D: Inspirations! Many. I am always inspired by things that touch my soul and poetry is one such form. Where ever there is love, bondage and human values my mind takes shelter inadvertently and ghazal has all those qualities.

J: What makes Ghazals different from other genres? Why is it still popular?
D: As I have told you it is a typical blend of poetic verses and scintillating musical composition quite different from other genres. Both poetry and music and the designed format is given equal importance and attention. Quite different from the free style singing. Of Course! I am talking about the authentic ghazal rendition. If its just sing like other geet of film songs, then I can just say its just to the reach the common man. Then why call it a ghzal? Why not a geet?

J: Do you also compose?
D: Well I keep trying and I have succeeded in composing some good tunes which have become quite popular and adorable by the audience.

J: You belong to a traditional family of Vainikas (Veena vidwans). How is it that you are influenced by ghazal which is just different to traditional Cartanic music.
D: Well, that is a good question. In fact I should say I have gone tangent to my family tradition of Carnatic music, the Veena sampradayam. Nevertheless, I feel I am immensely blessed to be born in a music family and imbibe the knowledge of swara and taal. My father who was a child prodigy and genius with a versatility of Carnatic, Hindustani and Western form of music, has reached the pinnacle not only as veena maestro but also was a music director for the Gemini films. According to him, music is an ocean with vast scope of exploring the various nuances in music. May be I imbibed a speck of it where as my sister Emani Kalyani Lakshmi Narayana inherited his Veena techniques.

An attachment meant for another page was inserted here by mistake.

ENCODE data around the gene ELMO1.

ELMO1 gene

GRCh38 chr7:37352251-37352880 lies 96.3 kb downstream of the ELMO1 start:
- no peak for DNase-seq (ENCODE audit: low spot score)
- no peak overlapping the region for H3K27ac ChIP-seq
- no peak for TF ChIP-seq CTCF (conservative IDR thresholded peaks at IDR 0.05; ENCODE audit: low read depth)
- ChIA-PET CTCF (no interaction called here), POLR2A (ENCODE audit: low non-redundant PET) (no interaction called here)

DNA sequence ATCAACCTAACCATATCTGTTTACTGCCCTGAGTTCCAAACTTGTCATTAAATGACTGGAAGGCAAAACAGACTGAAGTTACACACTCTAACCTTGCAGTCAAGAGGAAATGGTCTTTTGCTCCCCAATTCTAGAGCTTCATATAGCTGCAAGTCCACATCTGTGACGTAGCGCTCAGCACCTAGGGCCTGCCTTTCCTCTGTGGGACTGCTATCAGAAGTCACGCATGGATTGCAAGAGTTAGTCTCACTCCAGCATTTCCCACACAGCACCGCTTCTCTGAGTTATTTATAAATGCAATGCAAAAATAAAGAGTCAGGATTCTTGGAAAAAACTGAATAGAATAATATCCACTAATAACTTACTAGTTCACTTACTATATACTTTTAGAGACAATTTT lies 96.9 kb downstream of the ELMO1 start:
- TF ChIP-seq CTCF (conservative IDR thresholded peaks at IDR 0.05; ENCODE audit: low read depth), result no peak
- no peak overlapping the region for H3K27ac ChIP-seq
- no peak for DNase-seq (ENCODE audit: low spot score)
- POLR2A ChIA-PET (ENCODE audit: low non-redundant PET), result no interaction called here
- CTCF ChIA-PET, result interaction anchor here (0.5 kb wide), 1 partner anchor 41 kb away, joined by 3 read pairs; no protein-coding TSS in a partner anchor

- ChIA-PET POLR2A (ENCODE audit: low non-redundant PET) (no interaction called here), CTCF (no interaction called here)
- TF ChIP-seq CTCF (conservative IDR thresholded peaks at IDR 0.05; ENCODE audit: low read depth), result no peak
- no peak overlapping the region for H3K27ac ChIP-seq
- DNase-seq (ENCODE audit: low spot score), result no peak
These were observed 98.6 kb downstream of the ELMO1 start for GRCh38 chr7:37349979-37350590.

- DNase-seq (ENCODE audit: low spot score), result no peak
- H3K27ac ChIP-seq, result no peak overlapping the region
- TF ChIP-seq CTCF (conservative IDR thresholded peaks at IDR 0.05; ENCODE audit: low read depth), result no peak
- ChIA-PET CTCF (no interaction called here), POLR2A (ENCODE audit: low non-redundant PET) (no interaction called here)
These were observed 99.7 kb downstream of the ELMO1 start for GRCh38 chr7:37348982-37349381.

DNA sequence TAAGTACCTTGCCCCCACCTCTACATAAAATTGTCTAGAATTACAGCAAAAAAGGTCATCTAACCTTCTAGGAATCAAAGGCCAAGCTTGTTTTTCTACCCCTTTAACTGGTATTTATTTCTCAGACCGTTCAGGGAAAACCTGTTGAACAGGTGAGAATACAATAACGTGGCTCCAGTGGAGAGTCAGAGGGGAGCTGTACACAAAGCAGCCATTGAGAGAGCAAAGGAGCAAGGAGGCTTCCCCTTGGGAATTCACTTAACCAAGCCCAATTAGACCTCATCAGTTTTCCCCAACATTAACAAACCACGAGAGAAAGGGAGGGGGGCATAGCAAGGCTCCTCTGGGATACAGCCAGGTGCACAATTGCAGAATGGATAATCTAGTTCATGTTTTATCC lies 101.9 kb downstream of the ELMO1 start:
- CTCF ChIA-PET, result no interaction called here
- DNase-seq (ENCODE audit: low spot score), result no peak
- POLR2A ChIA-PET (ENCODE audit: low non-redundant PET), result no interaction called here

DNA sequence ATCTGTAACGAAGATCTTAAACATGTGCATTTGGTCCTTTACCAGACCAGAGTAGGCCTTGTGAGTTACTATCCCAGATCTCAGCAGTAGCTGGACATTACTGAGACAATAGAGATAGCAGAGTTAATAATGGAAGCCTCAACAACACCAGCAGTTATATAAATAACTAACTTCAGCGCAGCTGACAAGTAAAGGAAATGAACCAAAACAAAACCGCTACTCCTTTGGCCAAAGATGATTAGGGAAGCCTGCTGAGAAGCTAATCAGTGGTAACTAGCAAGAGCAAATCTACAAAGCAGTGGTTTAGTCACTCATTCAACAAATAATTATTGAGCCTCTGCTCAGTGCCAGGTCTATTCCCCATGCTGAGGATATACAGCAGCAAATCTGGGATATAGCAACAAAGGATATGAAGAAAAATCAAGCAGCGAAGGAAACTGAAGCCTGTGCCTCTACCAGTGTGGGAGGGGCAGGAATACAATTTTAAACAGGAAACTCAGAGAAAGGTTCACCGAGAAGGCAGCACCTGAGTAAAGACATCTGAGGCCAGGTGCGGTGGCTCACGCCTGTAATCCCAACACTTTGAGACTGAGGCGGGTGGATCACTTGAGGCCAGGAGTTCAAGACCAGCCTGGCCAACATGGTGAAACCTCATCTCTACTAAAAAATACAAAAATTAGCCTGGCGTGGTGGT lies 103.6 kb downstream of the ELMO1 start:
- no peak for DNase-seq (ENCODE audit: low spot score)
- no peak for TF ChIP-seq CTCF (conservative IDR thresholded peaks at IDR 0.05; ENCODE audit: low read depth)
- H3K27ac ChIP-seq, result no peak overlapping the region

J: The audience reactions in India verus Abroad?
D: I must say both in India and Abroad, I have had very discerning audience, who have a great knowledge of Urdu language and poetry. Audience abroad are mostly invitees and thus they form an elite gathering. Where as in India most of the concerts are for general public. Therefore, we have a mixture of audience

J: Your experimentations, when it comes to singing ghazals?
D: Basically ghazals have to be rendered in a particular style and it has a definite format. Experimentation can be done only in expression or by the way of improvisation. If you are aiming at fusion, I haven’t thought of it yet.

J: Happiest Moment?
D: This is when I could sing in the place of Mehdi Hassan! It was a big gathering of nearly 5000 Audience and a stage set for Shukla sisters, Ghulam Ali and Mehdi Hassan and due to certain reason, Mehdi Hassan could not come for the program! Well, I got a call from ITC requesting me to sing in the slot given for Mehdi Hassan. Not a Joke! Audience would never like a substitute. But Yes, I dared to face the audience and a pleasant surprise, they accepted me. It is the happiest moment.

J: Your message to upcoming talent.
D: To have a good foundation of the basics of music. Knowledge of swara stanas, basic taal, identification of ragas and above all extensive listening to various forms of music with utter devotion and dedication.

Month: July 2010.